Michigan has more than 400 nursing homes that are licensed and regulated by the Department of Community Health Bureau of Health Systems. Under their regulations, these facilities are expected to be in compliance with health and safety codes, including to keep patients safe and free from abuse. Sadly, these regulations are not always adhered to and, as a result, injuries happen.

Due to their declining faculties, some elderly residents tend to wander. When this happens, it is the duty of a care facility’s staff members to keep within the build or property grounds. Failing to do so could lead to detrimental results for a resident, as well as the possibility of a civil claim against a negligent staff member.

A lawyer who is well-versed in claims arising from wandering in Michigan nursing homes could help if your loved one suffered harm after not being properly supervised. The steps to establish how a staff member or facility was at fault is complex, meaning the help of a seasoned attorney could prove to be essential.

What Happens When Residents Leave Nursing Homes Without Supervision?

Wandering in Michigan nursing homes—also referred to as elopement—is a serious problem throughout the state. Residents can sometimes become confused and unaware of their surroundings, causing them to attempt to exit the building or the grounds of the care facility. If they can get out, they might be at risk for any number of perils, including:

  • Being hit by a car
  • Being attacked
  • Succumbing to the elements
  • Being attacked by an animal
  • Starvation or dehydration
  • Missing necessary medical care or medications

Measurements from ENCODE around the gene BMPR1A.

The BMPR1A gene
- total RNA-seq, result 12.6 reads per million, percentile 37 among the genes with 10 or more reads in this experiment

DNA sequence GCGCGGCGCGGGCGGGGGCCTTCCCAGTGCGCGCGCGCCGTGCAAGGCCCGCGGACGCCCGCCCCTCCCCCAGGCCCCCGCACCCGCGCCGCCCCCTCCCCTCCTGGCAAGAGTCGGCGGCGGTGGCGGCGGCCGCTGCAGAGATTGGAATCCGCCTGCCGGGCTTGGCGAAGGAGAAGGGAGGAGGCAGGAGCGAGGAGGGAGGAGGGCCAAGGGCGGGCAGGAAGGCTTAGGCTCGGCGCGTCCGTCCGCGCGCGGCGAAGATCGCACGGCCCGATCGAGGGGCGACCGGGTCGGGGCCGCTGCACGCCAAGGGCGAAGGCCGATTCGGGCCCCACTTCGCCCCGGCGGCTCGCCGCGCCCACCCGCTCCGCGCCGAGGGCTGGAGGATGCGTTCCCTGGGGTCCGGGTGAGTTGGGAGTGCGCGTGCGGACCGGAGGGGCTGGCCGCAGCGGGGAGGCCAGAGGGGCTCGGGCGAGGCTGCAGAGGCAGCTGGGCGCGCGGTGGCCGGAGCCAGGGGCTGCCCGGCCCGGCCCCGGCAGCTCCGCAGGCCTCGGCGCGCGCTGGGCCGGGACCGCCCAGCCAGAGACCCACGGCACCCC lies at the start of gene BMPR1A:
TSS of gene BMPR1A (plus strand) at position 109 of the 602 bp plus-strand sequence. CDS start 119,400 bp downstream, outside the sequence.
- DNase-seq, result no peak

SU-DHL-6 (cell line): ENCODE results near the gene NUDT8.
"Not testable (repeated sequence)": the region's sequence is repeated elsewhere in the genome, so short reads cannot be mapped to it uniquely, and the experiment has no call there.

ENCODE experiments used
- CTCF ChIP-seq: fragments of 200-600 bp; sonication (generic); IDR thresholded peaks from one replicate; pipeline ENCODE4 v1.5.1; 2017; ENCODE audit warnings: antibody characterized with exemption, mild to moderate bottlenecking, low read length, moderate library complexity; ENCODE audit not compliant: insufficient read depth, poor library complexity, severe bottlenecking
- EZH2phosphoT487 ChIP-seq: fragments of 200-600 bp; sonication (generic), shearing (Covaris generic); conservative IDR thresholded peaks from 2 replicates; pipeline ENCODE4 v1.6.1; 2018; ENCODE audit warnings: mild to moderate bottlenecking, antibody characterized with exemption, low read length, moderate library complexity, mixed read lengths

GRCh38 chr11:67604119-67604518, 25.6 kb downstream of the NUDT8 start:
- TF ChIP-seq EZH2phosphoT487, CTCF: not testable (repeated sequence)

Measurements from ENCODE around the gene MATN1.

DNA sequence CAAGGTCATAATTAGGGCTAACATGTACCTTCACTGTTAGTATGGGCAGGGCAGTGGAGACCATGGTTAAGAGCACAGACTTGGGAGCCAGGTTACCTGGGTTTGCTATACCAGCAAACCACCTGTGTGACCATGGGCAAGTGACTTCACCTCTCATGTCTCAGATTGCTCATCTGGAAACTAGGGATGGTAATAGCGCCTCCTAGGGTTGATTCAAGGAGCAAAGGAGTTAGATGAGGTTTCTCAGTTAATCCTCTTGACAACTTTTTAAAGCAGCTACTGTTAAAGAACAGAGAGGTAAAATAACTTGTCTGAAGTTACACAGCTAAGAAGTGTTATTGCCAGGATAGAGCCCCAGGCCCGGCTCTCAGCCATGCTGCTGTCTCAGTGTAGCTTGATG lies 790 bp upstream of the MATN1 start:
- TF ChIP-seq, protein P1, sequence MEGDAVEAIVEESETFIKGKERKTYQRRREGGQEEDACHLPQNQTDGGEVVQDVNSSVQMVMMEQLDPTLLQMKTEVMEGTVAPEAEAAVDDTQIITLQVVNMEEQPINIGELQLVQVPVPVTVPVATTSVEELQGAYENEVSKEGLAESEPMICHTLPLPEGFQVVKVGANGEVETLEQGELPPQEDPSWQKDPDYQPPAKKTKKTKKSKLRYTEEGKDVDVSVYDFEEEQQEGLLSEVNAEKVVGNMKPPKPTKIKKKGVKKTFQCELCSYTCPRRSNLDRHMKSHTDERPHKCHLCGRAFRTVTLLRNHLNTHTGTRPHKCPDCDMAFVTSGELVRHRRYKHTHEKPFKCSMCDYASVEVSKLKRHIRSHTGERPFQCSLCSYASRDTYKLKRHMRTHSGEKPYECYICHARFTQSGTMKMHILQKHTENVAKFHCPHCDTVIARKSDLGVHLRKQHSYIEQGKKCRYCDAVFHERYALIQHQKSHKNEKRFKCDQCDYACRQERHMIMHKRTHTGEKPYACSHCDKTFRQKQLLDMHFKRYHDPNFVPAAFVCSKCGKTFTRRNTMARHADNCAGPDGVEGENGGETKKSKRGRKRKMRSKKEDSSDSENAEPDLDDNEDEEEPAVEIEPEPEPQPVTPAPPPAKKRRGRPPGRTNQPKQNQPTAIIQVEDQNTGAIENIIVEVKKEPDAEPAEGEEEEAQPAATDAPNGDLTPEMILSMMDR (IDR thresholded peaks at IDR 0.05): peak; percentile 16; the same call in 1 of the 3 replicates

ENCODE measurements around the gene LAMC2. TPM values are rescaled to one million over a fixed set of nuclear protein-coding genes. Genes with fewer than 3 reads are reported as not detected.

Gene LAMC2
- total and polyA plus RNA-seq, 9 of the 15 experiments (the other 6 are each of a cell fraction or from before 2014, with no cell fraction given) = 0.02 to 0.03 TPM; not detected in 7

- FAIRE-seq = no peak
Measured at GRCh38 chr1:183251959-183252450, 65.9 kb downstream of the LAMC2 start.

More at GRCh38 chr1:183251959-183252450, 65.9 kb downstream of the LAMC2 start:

The resulting damages from these or other incidents could be severe and even life-threatening, leading to physical harm, emotional trauma, and financial strain due to required medical treatment. Because of this, it is important for a potential claimant to understand the rights of residents and what legal options might be available.

The Rights of Residents in Nursing Facilities

The Patient’s Bill of Rights, as found in the Michigan Public Health Code, defines the rights of nursing home residents. Essentially, no matter their medical or mental condition, residents are provided with:

  • The right to not suffer physical, mental, and sexual abuse
  • The right to be free from physical and chemical restraints, such as wrist restraints or certain medications—with some limited exceptions
  • The right to privacy pertaining to treatment and personal needs
  • The right to consideration and respect
  • The right to receive appropriate medical treatment and personal care

While these rights need to be provided to every resident—excepting certain situations—this does not, of course, mean that nursing home residents should be left unsupervised or be allowed to wander in Michigan nursing homes. Indeed, residents who are allowed to wander without supervision are not receiving care in line with the state’s bill of rights.

To ensure residents are safe, nursing facilities are required to take the necessary precautions in order to prevent their residents from leaving without supervision. This might include placing alarms on doors, installing security cameras, assigning extra staff to the resident who is prone to wandering, and even simply distractions.

Legal Help After a Loved One Wanders from a Michigan Nursing Home

If your loved one eloped from a nursing home that was liable for their care and safety, you might have legal recourse. Through a negotiated settlement or lawsuit, a tenacious lawyer who is experienced with cases stemming from wandering in Michigan nursing homes could work tirelessly to recover the compensation you and your loved one need.

However, there are important deadlines for filing claims that every resident should be aware of for taking legal action. To learn more, reach out to a knowledgeable attorney at Buckfire & Buckfire, P.C. today.

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